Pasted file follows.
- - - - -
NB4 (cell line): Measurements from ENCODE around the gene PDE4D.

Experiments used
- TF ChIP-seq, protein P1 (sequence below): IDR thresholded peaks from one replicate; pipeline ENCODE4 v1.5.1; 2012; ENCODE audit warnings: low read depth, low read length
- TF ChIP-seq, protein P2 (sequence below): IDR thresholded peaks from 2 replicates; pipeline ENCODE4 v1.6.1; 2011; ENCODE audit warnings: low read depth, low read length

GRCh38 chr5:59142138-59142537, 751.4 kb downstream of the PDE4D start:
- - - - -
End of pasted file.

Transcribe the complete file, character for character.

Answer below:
NB4 (cell line): Measurements from ENCODE around the gene PDE4D.

Experiments used
- TF ChIP-seq, protein P1 (sequence below): IDR thresholded peaks from one replicate; pipeline ENCODE4 v1.5.1; 2012; ENCODE audit warnings: low read depth, low read length
- TF ChIP-seq, protein P2 (sequence below): IDR thresholded peaks from 2 replicates; pipeline ENCODE4 v1.6.1; 2011; ENCODE audit warnings: low read depth, low read length

GRCh38 chr5:59142138-59142537, 751.4 kb downstream of the PDE4D start: